Endurance exercise training and high-fat diet differentially affect composition of diacylglycerol molecular species in rat skeletal muscle

Endurance exercise training and high-fat diet differentially affect composition of diacylglycerol... Insulin resistance of peripheral muscle is implicated in the etiology of metabolic syndrome in obesity. Although accumulation of glycerolipids, such as triacylglycerol and diacylglycerol (DAG), in muscle contributes to insulin resistance in obese individuals, endurance-trained athletes also have higher glycerolipid levels but normal insulin sensitivity. We hypothesized that the difference in insulin sensitivity of skeletal muscle between athletes and obese individuals stems from changes in fatty acid composition of accumulated lipids. Here, we evaluated the effects of intense endurance exercise and high-fat diet (HFD) on the accumulation and composition of lipid molecular species in rat skeletal muscle using a lipidomic approach. Sprague-Dawley female rats were randomly assigned to three groups and received either normal diet (ND) in sedentary conditions, ND plus endurance exercise training, or HFD in sedentary conditions. Rats were fed ND or HFD between 4 and 12 wk of age. Rats in the exercise group ran on a treadmill for 120 min/day, 5 days/wk, for 8 wk. Soleus muscle lipidomic profiles were obtained using liquid chromatography/tandem mass spectrometry. Total DAG levels, particularly those of palmitoleate-containing species, were increased in muscle by exercise training. However, whereas the total DAG level in the muscle was also increased by HFD, the levels of DAG molecular species containing palmitoleate were decreased by HFD. The concentration of phosphatidylethanolamine molecular species containing palmitoleate was increased by exercise but decreased by HFD. Our results indicate that although DAG accumulation was similar levels in trained and sedentary obese rats, specific changes in molecular species containing palmitoleate were opposite. http://www.deepdyve.com/assets/images/DeepDyve-Logo-lg.png AJP - Regulatory, Integrative and Comparative Physiology The American Physiological Society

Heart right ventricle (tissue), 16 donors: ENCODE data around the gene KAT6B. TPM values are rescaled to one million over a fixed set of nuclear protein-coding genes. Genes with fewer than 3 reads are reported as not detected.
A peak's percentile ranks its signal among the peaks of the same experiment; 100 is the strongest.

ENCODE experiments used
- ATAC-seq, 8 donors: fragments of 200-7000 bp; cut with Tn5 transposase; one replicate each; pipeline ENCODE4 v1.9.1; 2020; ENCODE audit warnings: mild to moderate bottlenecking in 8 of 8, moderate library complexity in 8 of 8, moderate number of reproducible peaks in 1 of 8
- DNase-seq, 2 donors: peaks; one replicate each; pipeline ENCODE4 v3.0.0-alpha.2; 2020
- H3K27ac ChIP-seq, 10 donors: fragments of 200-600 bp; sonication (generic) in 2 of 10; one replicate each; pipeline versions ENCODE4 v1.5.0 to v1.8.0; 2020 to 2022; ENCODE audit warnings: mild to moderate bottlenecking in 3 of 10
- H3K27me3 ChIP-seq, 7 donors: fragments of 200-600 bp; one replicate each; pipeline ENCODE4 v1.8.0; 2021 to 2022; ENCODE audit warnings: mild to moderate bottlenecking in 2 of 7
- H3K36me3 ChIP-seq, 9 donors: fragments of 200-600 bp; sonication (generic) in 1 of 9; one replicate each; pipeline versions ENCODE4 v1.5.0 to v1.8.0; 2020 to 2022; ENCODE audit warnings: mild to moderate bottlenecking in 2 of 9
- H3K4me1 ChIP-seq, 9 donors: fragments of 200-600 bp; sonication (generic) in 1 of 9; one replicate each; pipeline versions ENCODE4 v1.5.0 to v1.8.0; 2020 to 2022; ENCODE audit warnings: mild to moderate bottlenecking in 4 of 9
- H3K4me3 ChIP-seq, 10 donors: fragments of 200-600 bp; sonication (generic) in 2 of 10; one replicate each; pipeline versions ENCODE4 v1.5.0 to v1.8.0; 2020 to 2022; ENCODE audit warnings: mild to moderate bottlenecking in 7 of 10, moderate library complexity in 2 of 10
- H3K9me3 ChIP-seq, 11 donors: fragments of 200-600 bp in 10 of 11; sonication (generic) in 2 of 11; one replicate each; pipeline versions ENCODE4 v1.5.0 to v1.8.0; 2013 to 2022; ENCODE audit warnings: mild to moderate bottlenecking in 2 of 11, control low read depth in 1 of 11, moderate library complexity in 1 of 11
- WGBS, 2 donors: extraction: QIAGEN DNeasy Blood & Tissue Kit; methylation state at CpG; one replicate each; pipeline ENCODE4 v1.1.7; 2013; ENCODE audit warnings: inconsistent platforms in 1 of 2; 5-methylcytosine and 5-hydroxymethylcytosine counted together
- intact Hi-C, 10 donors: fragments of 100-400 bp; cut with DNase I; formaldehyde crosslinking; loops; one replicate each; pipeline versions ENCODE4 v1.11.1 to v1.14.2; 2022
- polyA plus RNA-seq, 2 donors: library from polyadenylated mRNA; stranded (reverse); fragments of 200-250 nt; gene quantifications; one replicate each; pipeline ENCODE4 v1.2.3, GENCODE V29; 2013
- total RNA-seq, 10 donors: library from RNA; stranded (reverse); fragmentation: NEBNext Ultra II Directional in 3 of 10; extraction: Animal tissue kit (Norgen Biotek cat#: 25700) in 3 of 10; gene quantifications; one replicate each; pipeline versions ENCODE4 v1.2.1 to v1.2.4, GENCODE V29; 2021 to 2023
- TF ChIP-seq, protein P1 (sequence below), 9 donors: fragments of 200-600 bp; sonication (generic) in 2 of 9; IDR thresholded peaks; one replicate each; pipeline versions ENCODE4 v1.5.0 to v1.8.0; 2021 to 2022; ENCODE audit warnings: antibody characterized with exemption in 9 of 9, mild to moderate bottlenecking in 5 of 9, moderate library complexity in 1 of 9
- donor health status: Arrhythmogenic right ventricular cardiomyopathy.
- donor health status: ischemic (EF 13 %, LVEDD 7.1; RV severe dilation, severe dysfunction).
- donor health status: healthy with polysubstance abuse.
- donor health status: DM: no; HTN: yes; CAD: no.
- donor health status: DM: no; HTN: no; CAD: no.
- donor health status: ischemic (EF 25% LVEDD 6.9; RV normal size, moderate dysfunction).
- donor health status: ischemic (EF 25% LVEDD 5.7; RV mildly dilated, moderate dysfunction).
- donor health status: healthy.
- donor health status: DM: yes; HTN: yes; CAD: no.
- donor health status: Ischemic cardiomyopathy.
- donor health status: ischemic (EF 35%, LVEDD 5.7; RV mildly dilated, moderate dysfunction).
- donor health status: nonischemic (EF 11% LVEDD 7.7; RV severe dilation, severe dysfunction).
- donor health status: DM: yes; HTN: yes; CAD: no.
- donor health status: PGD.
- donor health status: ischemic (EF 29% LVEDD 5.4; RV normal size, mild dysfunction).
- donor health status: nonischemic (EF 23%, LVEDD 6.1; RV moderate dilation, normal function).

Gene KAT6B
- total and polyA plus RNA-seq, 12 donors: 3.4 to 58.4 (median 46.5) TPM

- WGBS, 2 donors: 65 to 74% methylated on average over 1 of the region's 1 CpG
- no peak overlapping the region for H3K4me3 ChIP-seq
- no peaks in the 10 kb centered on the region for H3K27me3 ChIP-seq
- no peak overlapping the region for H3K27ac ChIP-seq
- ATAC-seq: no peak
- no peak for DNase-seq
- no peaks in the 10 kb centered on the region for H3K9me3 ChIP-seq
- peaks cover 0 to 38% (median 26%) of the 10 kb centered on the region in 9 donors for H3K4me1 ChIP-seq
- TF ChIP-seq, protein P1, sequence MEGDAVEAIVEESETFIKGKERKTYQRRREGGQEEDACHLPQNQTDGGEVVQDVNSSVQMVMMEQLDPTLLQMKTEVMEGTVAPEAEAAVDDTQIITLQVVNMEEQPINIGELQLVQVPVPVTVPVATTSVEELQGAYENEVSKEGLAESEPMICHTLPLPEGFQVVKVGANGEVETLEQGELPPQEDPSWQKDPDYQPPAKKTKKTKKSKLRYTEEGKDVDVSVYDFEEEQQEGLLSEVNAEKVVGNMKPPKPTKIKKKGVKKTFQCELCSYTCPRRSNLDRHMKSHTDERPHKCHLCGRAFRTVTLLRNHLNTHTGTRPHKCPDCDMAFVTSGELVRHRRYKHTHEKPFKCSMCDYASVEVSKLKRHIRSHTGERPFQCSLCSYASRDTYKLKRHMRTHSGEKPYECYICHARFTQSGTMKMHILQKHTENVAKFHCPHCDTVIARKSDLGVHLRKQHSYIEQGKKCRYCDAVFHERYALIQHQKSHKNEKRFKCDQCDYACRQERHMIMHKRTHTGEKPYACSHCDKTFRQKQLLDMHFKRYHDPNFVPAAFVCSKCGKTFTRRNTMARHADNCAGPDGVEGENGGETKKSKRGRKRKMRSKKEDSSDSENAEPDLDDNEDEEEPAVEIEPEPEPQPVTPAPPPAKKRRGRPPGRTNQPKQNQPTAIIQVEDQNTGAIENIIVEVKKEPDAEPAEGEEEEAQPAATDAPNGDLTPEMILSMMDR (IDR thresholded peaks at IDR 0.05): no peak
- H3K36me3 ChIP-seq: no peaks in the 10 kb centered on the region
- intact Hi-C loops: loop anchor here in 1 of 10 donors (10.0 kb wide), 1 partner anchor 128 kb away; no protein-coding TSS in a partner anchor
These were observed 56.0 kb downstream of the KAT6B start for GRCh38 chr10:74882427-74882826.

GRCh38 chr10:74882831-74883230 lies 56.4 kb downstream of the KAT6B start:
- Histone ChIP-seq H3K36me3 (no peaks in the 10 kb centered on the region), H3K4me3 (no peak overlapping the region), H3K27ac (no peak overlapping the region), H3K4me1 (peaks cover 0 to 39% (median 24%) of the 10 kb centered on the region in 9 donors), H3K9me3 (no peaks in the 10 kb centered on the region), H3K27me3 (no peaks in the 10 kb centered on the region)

Endurance exercise training and high-fat diet differentially affect composition of diacylglycerol molecular species in rat skeletal muscle

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ISSN
0363-6119
eISSN
1522-1490
D.O.I.
10.1152/ajpregu.00371.2017
Publisher site
See Article on Publisher Site

Abstract

Insulin resistance of peripheral muscle is implicated in the etiology of metabolic syndrome in obesity. Although accumulation of glycerolipids, such as triacylglycerol and diacylglycerol (DAG), in muscle contributes to insulin resistance in obese individuals, endurance-trained athletes also have higher glycerolipid levels but normal insulin sensitivity. We hypothesized that the difference in insulin sensitivity of skeletal muscle between athletes and obese individuals stems from changes in fatty acid composition of accumulated lipids. Here, we evaluated the effects of intense endurance exercise and high-fat diet (HFD) on the accumulation and composition of lipid molecular species in rat skeletal muscle using a lipidomic approach. Sprague-Dawley female rats were randomly assigned to three groups and received either normal diet (ND) in sedentary conditions, ND plus endurance exercise training, or HFD in sedentary conditions. Rats were fed ND or HFD between 4 and 12 wk of age. Rats in the exercise group ran on a treadmill for 120 min/day, 5 days/wk, for 8 wk. Soleus muscle lipidomic profiles were obtained using liquid chromatography/tandem mass spectrometry. Total DAG levels, particularly those of palmitoleate-containing species, were increased in muscle by exercise training. However, whereas the total DAG level in the muscle was also increased by HFD, the levels of DAG molecular species containing palmitoleate were decreased by HFD. The concentration of phosphatidylethanolamine molecular species containing palmitoleate was increased by exercise but decreased by HFD. Our results indicate that although DAG accumulation was similar levels in trained and sedentary obese rats, specific changes in molecular species containing palmitoleate were opposite.

Journal

AJP - Regulatory, Integrative and Comparative PhysiologyThe American Physiological Society

Published: Jun 1, 2018

References

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